A polished college degree, a high-profile career, fancy items to flaunt your riches. 

Many people strive for such things in life. Everyone, young, middle-aged or old, wants to be “successful” and continue gaining success.

Yet, the items listed above are just excess; unnecessary in the big picture. All of the wonders one may get from being career-successful are just distracting from one of our only true purposes as human beings — to find and sustain a decent mate.

That’s right, folks. As the Beatles song goes, “All you need is love.” Not exactly love, but a partner to mate with and keep the human race alive. Love is a little something extra someone might feel about their partner and is chemically debatable.

As human intelligence continues to grow, so does the amount of distraction from the bare essentials. We’ve made our food system complicated and controlled, laws regulate where we can and cannot go potty (urinating in public, anyone?) and of course, finding and attracting a mate is more complex and more competitive than ever before.

A man with a fresh law degree from a prestigious university may have to compete with John Doe for that appealing job at that one well-known law firm. Once he gets that job, he may decide to go back to school to up his Juris Doctor degree to an LL.D to make himself even more viable as a professional attorney. Even then, the race for more success is not over. He’ll keep chasing more money and more power. Poor John Doe.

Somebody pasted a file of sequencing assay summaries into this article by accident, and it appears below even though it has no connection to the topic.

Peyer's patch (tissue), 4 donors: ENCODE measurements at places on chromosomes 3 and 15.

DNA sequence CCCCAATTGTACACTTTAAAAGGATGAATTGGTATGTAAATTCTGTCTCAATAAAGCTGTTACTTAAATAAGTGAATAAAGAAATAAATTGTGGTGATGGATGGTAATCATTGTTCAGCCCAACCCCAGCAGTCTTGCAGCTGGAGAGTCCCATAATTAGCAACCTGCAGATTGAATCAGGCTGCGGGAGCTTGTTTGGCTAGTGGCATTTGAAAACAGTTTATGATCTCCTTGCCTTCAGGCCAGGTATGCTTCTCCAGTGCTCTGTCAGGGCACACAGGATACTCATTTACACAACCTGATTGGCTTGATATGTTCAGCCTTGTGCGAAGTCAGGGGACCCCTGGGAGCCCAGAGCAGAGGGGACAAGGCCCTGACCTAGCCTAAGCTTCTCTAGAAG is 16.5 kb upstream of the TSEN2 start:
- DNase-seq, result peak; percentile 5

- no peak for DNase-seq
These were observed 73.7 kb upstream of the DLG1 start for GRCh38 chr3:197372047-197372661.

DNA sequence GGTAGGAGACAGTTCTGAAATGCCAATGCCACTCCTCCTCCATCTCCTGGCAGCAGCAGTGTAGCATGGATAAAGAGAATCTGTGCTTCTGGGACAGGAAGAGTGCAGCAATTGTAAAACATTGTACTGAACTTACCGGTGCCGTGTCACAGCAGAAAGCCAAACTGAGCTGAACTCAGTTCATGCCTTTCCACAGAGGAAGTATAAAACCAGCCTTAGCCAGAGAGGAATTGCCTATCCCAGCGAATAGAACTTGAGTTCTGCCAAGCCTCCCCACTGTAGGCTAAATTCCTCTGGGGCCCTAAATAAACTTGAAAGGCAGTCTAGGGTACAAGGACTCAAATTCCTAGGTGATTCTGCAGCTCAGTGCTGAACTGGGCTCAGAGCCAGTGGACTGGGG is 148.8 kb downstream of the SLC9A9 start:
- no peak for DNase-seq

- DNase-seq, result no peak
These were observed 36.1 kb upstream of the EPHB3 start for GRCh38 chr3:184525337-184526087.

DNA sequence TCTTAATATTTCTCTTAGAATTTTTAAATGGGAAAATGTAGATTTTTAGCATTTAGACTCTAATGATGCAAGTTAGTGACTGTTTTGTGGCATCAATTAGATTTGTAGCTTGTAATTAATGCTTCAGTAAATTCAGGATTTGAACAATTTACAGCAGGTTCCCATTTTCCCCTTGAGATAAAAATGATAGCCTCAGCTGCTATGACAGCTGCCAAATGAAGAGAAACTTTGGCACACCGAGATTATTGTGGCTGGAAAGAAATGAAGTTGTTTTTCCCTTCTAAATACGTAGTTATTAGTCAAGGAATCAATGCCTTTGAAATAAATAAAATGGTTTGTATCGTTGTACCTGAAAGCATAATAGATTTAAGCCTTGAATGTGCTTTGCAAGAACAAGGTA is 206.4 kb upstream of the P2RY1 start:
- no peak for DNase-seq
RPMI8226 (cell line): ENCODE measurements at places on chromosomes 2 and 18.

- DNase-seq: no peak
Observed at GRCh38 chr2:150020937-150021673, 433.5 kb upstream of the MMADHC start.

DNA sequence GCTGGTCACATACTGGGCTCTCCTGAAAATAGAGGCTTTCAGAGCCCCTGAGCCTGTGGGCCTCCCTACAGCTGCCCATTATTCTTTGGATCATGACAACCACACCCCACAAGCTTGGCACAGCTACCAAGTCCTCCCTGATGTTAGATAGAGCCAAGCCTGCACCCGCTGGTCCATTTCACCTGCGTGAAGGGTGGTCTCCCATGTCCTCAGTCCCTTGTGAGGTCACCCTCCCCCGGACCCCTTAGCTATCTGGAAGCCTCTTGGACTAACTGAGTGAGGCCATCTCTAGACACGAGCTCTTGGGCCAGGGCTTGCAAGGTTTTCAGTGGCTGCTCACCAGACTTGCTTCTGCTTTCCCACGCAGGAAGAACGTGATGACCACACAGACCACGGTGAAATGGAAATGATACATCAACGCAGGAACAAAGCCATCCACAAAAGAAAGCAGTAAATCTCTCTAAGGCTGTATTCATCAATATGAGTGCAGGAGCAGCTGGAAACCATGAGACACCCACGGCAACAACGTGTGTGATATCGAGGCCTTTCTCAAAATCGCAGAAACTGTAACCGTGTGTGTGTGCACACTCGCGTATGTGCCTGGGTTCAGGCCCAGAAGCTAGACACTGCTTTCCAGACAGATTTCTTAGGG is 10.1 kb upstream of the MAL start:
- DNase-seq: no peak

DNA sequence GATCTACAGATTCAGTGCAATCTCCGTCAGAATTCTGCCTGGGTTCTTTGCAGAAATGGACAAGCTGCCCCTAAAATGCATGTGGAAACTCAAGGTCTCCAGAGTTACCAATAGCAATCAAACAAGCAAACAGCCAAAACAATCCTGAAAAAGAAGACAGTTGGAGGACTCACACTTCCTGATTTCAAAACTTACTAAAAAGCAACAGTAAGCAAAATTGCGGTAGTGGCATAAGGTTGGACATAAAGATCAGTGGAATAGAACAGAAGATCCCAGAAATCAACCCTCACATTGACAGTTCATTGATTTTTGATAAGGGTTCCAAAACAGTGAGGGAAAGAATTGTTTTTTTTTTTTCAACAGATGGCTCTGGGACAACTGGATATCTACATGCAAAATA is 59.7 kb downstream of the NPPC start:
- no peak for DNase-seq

We’re wired to be the best in order to attract the best mates. I assume back in the caveman days being the best meant hunting the largest beasts. In the ‘50s, it could have meant finding the most decent job available to raise a family in a cookie-cutter house. Today, it’s much more than that.

Papers, titles and recognition determine our “success” in life. We stress out over complications we’ve created. Exams, deadlines, applications for graduate school, updating resumes. Why are we expected to subscribe to a system that doesn’t always allow us to live life to our fullest potential and happiness? If we really did what we truly wanted to do, many of us would be socially screwed —deemed an anarchist, a communist, a weirdo, etc. The pressure to conform is intense.

Guidelines are laid out for us in the form of television, news articles or columns, fashion trends, you name it. The man who got the job at that law firm is expected to wear a suit every day to work. But what if he dressed in brown stained shorts and a tropical Hawaiian shirt? What if this man chose to break free from professional tradition and meet his clients in the nearby forest for a peaceful, natural proceeding? This man would be seen as either crazy or quirky-cool, depending on who notices. If he is noticed as quirky-cool, other cool cats might catch on and say so, too. And so the highly impressionable continue on.

Was man ever a clear canvas without any outside influences to taint him? Did man ever live to only fulfill his own needs and not engage in hyper-competitive social warfare?

As cliché as this might sound, everyone should appreciate the simple necessities in life without worrying about and competing with the next person. Be self-sufficient. Try relying on only yourself. Grow your own food, challenge authority when it doesn’t seem just, breathe in the fresh air, close your eyes, fill your heart with love and appreciate the planet that sustains the lives of billions of creatures. Life is not this simple.

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